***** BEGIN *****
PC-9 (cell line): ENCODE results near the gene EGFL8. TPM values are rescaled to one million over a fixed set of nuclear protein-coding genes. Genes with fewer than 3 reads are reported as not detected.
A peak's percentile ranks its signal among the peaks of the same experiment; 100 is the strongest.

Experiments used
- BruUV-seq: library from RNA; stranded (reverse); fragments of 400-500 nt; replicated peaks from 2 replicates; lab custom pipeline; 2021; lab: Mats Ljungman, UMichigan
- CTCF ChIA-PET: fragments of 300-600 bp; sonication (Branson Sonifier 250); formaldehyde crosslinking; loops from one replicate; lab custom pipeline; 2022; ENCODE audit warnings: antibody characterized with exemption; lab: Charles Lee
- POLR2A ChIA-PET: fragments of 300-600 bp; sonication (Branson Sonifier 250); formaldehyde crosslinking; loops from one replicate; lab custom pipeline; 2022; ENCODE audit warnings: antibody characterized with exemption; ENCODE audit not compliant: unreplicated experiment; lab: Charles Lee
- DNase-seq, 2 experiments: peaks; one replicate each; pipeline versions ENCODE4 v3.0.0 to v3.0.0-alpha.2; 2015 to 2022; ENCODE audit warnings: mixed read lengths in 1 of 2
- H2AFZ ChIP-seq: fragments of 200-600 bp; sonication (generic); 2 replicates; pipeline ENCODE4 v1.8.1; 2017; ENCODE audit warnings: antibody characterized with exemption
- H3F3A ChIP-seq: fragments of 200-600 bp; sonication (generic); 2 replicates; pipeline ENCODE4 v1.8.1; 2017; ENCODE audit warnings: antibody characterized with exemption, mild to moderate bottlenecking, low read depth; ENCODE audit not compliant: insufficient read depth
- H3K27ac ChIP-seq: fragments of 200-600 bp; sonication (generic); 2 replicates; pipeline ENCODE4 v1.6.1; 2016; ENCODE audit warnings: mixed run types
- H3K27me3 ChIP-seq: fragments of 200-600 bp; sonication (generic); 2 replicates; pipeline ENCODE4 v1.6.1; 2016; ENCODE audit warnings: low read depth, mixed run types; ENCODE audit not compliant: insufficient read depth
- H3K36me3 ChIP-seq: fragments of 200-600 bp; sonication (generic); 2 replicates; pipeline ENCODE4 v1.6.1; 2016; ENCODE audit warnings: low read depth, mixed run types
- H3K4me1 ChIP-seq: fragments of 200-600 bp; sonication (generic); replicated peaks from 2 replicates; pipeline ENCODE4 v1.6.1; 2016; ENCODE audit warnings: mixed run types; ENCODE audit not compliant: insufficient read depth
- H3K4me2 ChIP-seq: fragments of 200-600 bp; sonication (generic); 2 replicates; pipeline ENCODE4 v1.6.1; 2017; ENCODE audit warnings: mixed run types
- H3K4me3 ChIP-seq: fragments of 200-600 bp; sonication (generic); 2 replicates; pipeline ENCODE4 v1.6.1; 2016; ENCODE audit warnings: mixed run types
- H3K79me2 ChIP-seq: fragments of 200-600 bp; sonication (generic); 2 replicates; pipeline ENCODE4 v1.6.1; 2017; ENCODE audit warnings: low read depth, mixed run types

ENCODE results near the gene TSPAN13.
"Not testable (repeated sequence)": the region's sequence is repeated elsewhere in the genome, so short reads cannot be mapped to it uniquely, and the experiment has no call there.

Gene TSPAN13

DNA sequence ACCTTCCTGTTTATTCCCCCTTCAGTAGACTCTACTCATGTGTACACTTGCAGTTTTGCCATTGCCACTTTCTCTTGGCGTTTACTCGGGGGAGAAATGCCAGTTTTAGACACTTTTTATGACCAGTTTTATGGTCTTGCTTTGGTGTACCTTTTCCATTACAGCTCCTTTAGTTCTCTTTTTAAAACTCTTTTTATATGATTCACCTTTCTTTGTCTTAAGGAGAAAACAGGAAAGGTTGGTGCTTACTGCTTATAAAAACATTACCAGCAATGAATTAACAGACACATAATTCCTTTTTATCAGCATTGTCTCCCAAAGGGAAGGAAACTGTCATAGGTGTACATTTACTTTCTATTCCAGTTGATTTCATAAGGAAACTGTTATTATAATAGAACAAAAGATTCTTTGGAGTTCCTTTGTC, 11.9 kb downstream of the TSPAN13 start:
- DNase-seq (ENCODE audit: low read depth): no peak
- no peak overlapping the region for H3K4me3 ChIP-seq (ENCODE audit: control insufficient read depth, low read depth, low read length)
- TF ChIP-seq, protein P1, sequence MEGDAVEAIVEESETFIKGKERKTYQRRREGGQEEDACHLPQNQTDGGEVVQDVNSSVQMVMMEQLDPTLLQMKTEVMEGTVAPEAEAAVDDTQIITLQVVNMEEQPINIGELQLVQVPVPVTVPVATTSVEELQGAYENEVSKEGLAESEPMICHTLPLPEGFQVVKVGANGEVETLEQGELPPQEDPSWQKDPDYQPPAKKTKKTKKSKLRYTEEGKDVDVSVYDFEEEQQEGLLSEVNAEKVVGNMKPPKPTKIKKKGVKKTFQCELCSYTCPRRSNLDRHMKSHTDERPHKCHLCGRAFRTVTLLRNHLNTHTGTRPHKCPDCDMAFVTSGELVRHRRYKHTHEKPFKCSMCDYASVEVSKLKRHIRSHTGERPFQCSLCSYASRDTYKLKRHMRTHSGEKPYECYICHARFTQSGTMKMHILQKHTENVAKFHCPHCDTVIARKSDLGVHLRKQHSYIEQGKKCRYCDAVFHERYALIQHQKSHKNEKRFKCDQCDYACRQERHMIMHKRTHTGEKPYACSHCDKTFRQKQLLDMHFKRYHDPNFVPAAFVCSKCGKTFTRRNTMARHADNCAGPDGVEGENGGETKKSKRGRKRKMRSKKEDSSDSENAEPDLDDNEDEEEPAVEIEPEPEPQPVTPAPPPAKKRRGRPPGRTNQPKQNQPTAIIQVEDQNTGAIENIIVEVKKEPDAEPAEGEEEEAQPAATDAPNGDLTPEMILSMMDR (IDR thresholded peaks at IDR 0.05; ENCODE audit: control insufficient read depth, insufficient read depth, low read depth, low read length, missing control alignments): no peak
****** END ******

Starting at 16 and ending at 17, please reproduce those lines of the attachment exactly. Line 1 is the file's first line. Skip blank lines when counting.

- H3K79me2 ChIP-seq: fragments of 200-600 bp; sonication (generic); 2 replicates; pipeline ENCODE4 v1.6.1; 2017; ENCODE audit warnings: low read depth, mixed run types

ENCODE results near the gene TSPAN13.